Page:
Food for Thought: Charleston Restaurants Good Reason to Live in Area

        My wife and I celebrated our wedding anniversary with a weekend in Charleston a few days ago. We have been to the city dozens of time since buying our vacation condo in Pawleys Island, SC, 15 years ago. The trip, about 70 minutes, never gets old, and this time was no different.
        Charleston is foodie heaven. With just minimal research on the Internet, visitors to The Holy City can assure themselves of a great meal, and sometimes an extraordinary one. We've had dishes at the local restaurants that made our mouths water just from the menu description. This past weekend, we ordered doughnut holes drizzled with a peach and bacon sauce that could not have paired better with the rich, New Orleans style coffee at High Cotton on East Bay Street. The rest of the brunch was almost as good. The night before, at a place called Blossom,

The weekend's restaurant dishes made our mouths water before we ordered them.  They included pork belly in a sorghum and bacon glaze and doughnut holes with a peach bacon drizzle.

also on East Bay, I could have stopped after my appetizer of pork belly in a sorghum and bacon glaze, that's how rich it was, but I had already ordered the duck breast and confit duck leg and muddled my way through (the duck was cooked perfectly, but the fat could have been rendered more). On a previous visit to the city earlier this year, three of us passed around a bowl of chicken skins at Husk, perhaps the hottest restaurant in town for the last two years; yes, it was a cholesterol bomb, and I may wait a year until trying it again, but those skins were unforgettable.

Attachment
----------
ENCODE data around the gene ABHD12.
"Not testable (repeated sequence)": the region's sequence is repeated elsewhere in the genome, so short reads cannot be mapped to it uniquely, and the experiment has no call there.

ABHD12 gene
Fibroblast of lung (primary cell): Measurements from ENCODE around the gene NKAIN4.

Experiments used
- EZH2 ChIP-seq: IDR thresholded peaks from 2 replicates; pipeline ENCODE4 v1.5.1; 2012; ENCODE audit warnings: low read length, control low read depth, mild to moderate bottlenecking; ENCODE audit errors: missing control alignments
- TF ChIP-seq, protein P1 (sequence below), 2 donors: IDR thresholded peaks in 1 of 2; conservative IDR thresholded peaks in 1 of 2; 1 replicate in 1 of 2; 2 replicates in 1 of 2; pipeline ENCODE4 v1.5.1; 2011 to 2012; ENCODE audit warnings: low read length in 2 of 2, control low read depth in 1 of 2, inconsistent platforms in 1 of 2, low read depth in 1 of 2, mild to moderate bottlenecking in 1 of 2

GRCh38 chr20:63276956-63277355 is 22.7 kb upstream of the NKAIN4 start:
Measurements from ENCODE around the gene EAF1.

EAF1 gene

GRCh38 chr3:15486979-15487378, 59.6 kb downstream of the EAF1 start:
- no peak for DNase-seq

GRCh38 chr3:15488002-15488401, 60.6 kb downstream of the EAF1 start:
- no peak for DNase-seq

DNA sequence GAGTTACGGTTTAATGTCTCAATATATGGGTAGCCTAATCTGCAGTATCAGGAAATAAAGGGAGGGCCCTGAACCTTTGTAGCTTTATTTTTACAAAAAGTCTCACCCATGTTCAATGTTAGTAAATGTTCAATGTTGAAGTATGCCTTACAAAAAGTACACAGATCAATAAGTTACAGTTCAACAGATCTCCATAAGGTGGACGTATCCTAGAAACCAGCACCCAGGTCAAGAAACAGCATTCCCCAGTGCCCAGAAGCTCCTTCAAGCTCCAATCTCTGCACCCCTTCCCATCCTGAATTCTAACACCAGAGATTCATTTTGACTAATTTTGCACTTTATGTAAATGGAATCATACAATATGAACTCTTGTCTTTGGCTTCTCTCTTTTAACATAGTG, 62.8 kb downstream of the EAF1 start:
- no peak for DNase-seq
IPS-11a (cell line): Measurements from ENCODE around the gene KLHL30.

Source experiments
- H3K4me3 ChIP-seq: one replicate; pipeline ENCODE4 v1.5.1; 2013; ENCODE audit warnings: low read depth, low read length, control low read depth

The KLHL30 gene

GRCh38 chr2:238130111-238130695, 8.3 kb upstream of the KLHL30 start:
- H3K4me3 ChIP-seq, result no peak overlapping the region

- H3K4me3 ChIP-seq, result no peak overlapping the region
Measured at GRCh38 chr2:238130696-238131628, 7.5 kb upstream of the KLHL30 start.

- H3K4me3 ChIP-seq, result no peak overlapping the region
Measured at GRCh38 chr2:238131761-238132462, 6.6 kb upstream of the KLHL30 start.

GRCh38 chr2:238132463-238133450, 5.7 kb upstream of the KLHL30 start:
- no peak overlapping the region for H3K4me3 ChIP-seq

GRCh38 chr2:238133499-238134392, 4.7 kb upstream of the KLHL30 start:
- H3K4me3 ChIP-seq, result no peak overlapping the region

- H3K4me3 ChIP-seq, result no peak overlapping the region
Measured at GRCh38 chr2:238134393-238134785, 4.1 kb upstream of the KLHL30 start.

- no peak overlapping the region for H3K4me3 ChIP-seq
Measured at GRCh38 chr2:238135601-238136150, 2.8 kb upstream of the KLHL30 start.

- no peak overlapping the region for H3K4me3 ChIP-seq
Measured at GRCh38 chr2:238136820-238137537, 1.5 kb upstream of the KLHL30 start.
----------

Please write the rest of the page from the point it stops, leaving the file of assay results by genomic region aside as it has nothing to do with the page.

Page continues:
In short, Charleston's restaurants are a reason for any golfing couple with even a passing interest in dining out to seriously consider a golf home in the area. There are some nice choices in golf communities, starting with the Mt. Pleasant area just four miles over the Ravenel Bridge from the city. Rivertowne Country Club and its surrounding community were once owned by Bobby Ginn's organization which went up in smoke, spectacularly, after overspending on clubhouses and other amenities, causing many ruined investments, including one for Ginn's banker, Credit Suisse, which lost nearly ¾ of a million dollars in backing Ginn's many ventures. That said, Ginn always did everything to splendid excess, and the 18 holes at Rivertowne, designed by Arnold Palmer's firm, are challenging, beautifully conditioned and with some nice views along the Wando River. Homes in the community start in the high $300s.
        Just a few miles up Highway 17 from Rivertowne is Snee Farm, a much more traditional neighborhood and golf club built on the site of a
George Cobb, who designed Snee Farm, is also responsible for the par 3 course at Augusta National.